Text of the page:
A ramification of the Global Finance Crisis in 2008, is that more stringent requirements of credit assessment were introduced. Credit supply is a crucial component for driving business within banks, and a pivotal component of supplying credit is the assessment of individual creditworthiness. Credit assessment is generally affiliated with the need to digest large quantities of prior lending history. AI sees much potential here because it has the capacity to analyse data from varying sources together to generate coherent decisions. Hence, many institutions in India already see the use of AI day-to-day when assessing creditworthiness.

While AI appears to have a promising future across several sectors, AI doesn’t suggest complete reform of the entire employment industry. According to EY, jobs are likely to be reshaped rather than replaced as banks retrain their current employees to be proficient in understanding AI. Moreover, Accenture predicted that banks that wisely incorporate AI will see a 14% increase in jobs [4]. This doesn’t mean that you should go diving headfirst into a career path strictly dominated by AI. While AI has potential, it is not without limitations. For example, the development of AI is contingent on masses of expenditure. Getting the best technology isn’t the cheapest investment a company can make. Limitations to AI development during the 2000s was attributable to dried up funding as a result of the dotcom bubble burst. You can learn about the dotcom bubble burst of the 2000s here [5]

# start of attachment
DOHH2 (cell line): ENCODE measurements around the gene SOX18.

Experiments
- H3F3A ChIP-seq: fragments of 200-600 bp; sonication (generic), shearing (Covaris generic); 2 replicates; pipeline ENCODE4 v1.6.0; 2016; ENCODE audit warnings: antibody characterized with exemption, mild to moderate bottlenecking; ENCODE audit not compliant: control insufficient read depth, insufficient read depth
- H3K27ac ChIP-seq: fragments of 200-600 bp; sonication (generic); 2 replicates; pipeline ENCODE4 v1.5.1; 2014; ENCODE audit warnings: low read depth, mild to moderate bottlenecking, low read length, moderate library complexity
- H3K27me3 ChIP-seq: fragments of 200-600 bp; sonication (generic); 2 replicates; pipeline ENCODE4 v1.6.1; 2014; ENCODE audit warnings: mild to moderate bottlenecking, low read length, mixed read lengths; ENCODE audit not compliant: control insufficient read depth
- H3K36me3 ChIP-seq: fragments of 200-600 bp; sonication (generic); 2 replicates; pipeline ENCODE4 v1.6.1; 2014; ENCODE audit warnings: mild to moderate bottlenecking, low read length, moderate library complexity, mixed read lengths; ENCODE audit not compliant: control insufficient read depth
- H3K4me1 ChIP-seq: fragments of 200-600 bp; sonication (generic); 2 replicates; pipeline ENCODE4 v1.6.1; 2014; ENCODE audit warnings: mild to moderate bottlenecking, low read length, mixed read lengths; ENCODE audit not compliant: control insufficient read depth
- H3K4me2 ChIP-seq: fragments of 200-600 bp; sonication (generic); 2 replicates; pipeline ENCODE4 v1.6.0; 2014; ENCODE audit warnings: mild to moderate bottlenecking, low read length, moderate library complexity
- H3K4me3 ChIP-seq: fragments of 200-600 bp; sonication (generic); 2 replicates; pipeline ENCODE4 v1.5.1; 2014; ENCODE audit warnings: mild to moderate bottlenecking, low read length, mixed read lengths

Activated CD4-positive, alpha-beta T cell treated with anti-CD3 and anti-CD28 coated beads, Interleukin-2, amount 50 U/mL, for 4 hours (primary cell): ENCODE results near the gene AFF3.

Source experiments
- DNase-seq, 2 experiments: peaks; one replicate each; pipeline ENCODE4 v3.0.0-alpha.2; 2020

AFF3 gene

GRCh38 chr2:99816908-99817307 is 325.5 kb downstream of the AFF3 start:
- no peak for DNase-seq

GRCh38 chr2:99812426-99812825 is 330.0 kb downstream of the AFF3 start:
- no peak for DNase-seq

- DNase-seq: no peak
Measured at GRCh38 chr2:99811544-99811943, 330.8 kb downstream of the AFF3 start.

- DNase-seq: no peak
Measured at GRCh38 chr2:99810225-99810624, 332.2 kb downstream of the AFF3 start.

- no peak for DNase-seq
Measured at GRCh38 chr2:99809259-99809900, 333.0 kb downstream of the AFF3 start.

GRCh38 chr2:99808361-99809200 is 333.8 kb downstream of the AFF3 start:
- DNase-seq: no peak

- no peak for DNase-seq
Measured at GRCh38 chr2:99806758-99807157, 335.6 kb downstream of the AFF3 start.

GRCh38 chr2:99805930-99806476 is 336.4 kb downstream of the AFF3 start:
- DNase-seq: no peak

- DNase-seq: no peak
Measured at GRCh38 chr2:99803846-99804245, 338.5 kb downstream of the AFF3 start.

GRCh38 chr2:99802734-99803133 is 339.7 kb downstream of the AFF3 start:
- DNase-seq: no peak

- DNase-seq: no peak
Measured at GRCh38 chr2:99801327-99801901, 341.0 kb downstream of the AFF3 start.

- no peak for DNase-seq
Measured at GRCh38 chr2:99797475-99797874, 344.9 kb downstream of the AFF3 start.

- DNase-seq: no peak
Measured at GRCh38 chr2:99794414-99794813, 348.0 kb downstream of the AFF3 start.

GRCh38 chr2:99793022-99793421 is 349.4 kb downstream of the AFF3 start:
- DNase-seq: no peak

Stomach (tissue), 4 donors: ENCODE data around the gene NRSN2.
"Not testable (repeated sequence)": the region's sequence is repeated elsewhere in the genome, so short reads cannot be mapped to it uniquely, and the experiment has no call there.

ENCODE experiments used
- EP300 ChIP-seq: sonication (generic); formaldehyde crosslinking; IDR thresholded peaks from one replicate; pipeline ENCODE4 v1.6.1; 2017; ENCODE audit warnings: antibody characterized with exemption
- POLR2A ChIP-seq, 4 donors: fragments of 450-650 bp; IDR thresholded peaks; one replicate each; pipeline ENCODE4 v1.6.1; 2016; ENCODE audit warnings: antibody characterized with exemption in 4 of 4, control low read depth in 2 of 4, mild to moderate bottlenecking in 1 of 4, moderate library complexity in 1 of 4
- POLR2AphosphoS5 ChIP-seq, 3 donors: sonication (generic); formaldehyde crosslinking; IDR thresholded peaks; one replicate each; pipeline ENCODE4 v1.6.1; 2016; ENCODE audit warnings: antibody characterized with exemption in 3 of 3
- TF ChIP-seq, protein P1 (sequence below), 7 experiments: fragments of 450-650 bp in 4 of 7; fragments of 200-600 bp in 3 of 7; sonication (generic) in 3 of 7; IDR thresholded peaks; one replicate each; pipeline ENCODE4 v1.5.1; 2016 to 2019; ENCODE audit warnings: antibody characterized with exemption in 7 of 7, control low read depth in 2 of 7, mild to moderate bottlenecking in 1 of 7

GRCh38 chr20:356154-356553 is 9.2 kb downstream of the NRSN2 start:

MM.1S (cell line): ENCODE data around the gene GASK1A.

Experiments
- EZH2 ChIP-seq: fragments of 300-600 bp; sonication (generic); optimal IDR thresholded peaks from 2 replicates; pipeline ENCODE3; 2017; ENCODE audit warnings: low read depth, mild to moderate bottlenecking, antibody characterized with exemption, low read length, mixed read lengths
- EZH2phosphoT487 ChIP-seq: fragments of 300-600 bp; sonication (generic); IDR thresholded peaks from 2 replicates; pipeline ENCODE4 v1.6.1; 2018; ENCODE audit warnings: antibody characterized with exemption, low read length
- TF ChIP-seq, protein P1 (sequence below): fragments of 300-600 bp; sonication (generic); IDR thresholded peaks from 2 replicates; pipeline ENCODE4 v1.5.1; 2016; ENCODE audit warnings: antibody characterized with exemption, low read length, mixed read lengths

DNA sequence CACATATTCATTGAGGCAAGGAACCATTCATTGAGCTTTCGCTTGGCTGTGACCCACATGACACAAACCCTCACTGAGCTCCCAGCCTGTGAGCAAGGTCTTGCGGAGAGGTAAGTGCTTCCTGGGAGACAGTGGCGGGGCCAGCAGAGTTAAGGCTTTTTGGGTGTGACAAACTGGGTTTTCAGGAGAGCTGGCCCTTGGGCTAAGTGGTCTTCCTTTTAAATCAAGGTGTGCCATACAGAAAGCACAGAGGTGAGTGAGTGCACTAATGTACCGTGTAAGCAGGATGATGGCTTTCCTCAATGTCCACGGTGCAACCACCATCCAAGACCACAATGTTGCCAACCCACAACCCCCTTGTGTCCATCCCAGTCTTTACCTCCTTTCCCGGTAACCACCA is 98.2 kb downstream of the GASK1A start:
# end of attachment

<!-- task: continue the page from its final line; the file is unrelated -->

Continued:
[1] 4 Ways Accountants Can Gain a Competitive Edge. (2019). The Accounting Path. Retrieved from https://theaccountingpath.org/4-ways-accountants-can-gain-a-competitive-edge/

[2] Dignan, L. (2019). CFOs betting big on AI, machine learning robotics process automation as business goes digital. ZDNet. Retrieved from https://www.zdnet.com/article/cfos-betting-big-on-ai-machine-learning-robotics-process-automation-as-business-goes-digital/

[3] Shaan, R. (2018, August). History of AI. Towards Data Science. Retrieved from https://towardsdatascience.com/history-of-ai-484a86fc16ef

[4] Bennett, R. (2019, January). Top Ways AI Will Affect Banks in 2019. Fraedom. Retrieved from https://www.fraedom.com/2858/top-ways-ai-will-affect-banks-in-2019/

[5] https://www.youtube.com/watch?v=5ksVshqVuiM

[6] Dhanrajani, S. (2019, May). How artificial intelligence is changing the face of banking in India. Yourstory. Retrieved from https://yourstory.com/2019/05/how-artificial-intelligence-changed-banking-sector

[7] Finance Monthly. (2019, January). How Will The Use Of AI In Banking Develop In 2019?. Finance Monthly. Retrieved from https://www.finance-monthly.com/2019/01/how-will-the-use-of-ai-in-banking-develop-in-2019/

[8] Mole, B. (2015, October). New flu tracker uses Google search data better than Google. Arstechnica. Retrieved from https://arstechnica.com/science/2015/11/new-flu-tracker-uses-google-search-data-better-than-google/

[9] Kaput, M. (2019). How AI in Marketing Boosts Revenue While Slashing Costs. Emarys. Retrieved from https://www.emarsys.com/resources/blog/artificial-intelligence-marketing-boosts-revenue/

[10] Link to article: https://www.mckinsey.com/~/media/McKinsey/Business%20Functions/McKinsey%20Digital/Our%20Insights/Driving%20impact%20at%20scale%20from%20automation%20and%20AI/Driving-impact-at-scale-from-automation-and-AI.ashx